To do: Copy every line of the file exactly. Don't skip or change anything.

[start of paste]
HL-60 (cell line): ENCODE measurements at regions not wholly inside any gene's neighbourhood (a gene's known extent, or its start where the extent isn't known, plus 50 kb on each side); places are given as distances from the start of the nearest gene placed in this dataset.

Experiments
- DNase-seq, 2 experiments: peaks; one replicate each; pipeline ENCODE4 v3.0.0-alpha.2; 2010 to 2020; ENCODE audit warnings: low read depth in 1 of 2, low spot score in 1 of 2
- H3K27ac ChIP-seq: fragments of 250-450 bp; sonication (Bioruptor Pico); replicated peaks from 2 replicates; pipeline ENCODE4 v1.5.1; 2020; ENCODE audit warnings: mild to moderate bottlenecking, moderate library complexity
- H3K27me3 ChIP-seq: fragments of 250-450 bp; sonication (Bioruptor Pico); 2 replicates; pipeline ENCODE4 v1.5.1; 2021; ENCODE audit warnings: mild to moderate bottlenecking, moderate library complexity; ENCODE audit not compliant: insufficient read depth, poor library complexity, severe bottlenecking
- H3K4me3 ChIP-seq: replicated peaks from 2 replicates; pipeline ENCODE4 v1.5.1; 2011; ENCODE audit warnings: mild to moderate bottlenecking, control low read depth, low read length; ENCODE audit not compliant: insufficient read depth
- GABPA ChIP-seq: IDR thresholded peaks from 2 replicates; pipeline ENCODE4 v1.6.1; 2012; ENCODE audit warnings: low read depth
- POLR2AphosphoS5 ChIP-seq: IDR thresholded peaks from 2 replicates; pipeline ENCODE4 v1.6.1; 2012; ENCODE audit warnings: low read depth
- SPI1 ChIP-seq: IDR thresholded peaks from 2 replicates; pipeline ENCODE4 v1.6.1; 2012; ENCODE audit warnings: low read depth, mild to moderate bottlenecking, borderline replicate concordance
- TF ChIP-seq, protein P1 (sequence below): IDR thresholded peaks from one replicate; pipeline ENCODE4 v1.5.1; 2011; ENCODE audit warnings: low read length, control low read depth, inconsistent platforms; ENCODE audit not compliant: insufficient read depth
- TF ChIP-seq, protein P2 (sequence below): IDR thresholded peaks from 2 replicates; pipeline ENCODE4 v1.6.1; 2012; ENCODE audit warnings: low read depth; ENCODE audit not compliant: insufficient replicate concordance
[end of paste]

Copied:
HL-60 (cell line): ENCODE measurements at regions not wholly inside any gene's neighbourhood (a gene's known extent, or its start where the extent isn't known, plus 50 kb on each side); places are given as distances from the start of the nearest gene placed in this dataset.

Experiments
- DNase-seq, 2 experiments: peaks; one replicate each; pipeline ENCODE4 v3.0.0-alpha.2; 2010 to 2020; ENCODE audit warnings: low read depth in 1 of 2, low spot score in 1 of 2
- H3K27ac ChIP-seq: fragments of 250-450 bp; sonication (Bioruptor Pico); replicated peaks from 2 replicates; pipeline ENCODE4 v1.5.1; 2020; ENCODE audit warnings: mild to moderate bottlenecking, moderate library complexity
- H3K27me3 ChIP-seq: fragments of 250-450 bp; sonication (Bioruptor Pico); 2 replicates; pipeline ENCODE4 v1.5.1; 2021; ENCODE audit warnings: mild to moderate bottlenecking, moderate library complexity; ENCODE audit not compliant: insufficient read depth, poor library complexity, severe bottlenecking
- H3K4me3 ChIP-seq: replicated peaks from 2 replicates; pipeline ENCODE4 v1.5.1; 2011; ENCODE audit warnings: mild to moderate bottlenecking, control low read depth, low read length; ENCODE audit not compliant: insufficient read depth
- GABPA ChIP-seq: IDR thresholded peaks from 2 replicates; pipeline ENCODE4 v1.6.1; 2012; ENCODE audit warnings: low read depth
- POLR2AphosphoS5 ChIP-seq: IDR thresholded peaks from 2 replicates; pipeline ENCODE4 v1.6.1; 2012; ENCODE audit warnings: low read depth
- SPI1 ChIP-seq: IDR thresholded peaks from 2 replicates; pipeline ENCODE4 v1.6.1; 2012; ENCODE audit warnings: low read depth, mild to moderate bottlenecking, borderline replicate concordance
- TF ChIP-seq, protein P1 (sequence below): IDR thresholded peaks from one replicate; pipeline ENCODE4 v1.5.1; 2011; ENCODE audit warnings: low read length, control low read depth, inconsistent platforms; ENCODE audit not compliant: insufficient read depth
- TF ChIP-seq, protein P2 (sequence below): IDR thresholded peaks from 2 replicates; pipeline ENCODE4 v1.6.1; 2012; ENCODE audit warnings: low read depth; ENCODE audit not compliant: insufficient replicate concordance